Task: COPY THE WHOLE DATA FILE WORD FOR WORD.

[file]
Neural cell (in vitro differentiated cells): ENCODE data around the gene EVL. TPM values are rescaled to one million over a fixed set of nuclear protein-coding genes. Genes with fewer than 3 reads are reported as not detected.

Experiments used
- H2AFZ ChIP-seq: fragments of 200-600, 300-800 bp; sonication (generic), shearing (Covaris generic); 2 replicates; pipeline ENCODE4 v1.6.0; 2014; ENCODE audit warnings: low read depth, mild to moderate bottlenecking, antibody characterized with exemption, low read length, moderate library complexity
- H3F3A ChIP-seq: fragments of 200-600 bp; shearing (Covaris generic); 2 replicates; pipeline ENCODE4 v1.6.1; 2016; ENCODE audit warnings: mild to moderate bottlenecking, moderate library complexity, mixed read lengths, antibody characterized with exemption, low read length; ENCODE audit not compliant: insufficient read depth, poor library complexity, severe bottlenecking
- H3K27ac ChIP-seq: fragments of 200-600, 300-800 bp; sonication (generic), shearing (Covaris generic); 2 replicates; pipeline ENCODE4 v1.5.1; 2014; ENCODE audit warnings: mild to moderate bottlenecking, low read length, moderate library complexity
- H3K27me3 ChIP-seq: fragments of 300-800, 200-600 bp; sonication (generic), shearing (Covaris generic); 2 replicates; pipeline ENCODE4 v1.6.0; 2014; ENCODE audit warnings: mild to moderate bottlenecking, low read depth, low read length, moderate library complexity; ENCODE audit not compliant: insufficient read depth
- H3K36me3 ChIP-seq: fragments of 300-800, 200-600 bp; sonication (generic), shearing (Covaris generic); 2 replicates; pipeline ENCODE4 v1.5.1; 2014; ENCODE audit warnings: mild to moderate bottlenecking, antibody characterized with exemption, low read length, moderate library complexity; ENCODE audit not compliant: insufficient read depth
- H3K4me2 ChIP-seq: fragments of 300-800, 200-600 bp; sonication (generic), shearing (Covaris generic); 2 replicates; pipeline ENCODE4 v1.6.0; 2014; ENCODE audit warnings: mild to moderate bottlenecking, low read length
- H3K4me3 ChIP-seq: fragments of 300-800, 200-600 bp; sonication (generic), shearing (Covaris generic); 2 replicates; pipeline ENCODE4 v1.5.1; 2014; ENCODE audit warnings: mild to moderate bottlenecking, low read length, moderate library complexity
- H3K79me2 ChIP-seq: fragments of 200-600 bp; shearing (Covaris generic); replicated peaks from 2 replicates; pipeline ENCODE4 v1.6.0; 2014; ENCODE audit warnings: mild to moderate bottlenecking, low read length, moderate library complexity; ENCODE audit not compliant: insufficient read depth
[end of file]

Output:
Neural cell (in vitro differentiated cells): ENCODE data around the gene EVL. TPM values are rescaled to one million over a fixed set of nuclear protein-coding genes. Genes with fewer than 3 reads are reported as not detected.

Experiments used
- H2AFZ ChIP-seq: fragments of 200-600, 300-800 bp; sonication (generic), shearing (Covaris generic); 2 replicates; pipeline ENCODE4 v1.6.0; 2014; ENCODE audit warnings: low read depth, mild to moderate bottlenecking, antibody characterized with exemption, low read length, moderate library complexity
- H3F3A ChIP-seq: fragments of 200-600 bp; shearing (Covaris generic); 2 replicates; pipeline ENCODE4 v1.6.1; 2016; ENCODE audit warnings: mild to moderate bottlenecking, moderate library complexity, mixed read lengths, antibody characterized with exemption, low read length; ENCODE audit not compliant: insufficient read depth, poor library complexity, severe bottlenecking
- H3K27ac ChIP-seq: fragments of 200-600, 300-800 bp; sonication (generic), shearing (Covaris generic); 2 replicates; pipeline ENCODE4 v1.5.1; 2014; ENCODE audit warnings: mild to moderate bottlenecking, low read length, moderate library complexity
- H3K27me3 ChIP-seq: fragments of 300-800, 200-600 bp; sonication (generic), shearing (Covaris generic); 2 replicates; pipeline ENCODE4 v1.6.0; 2014; ENCODE audit warnings: mild to moderate bottlenecking, low read depth, low read length, moderate library complexity; ENCODE audit not compliant: insufficient read depth
- H3K36me3 ChIP-seq: fragments of 300-800, 200-600 bp; sonication (generic), shearing (Covaris generic); 2 replicates; pipeline ENCODE4 v1.5.1; 2014; ENCODE audit warnings: mild to moderate bottlenecking, antibody characterized with exemption, low read length, moderate library complexity; ENCODE audit not compliant: insufficient read depth
- H3K4me2 ChIP-seq: fragments of 300-800, 200-600 bp; sonication (generic), shearing (Covaris generic); 2 replicates; pipeline ENCODE4 v1.6.0; 2014; ENCODE audit warnings: mild to moderate bottlenecking, low read length
- H3K4me3 ChIP-seq: fragments of 300-800, 200-600 bp; sonication (generic), shearing (Covaris generic); 2 replicates; pipeline ENCODE4 v1.5.1; 2014; ENCODE audit warnings: mild to moderate bottlenecking, low read length, moderate library complexity
- H3K79me2 ChIP-seq: fragments of 200-600 bp; shearing (Covaris generic); replicated peaks from 2 replicates; pipeline ENCODE4 v1.6.0; 2014; ENCODE audit warnings: mild to moderate bottlenecking, low read length, moderate library complexity; ENCODE audit not compliant: insufficient read depth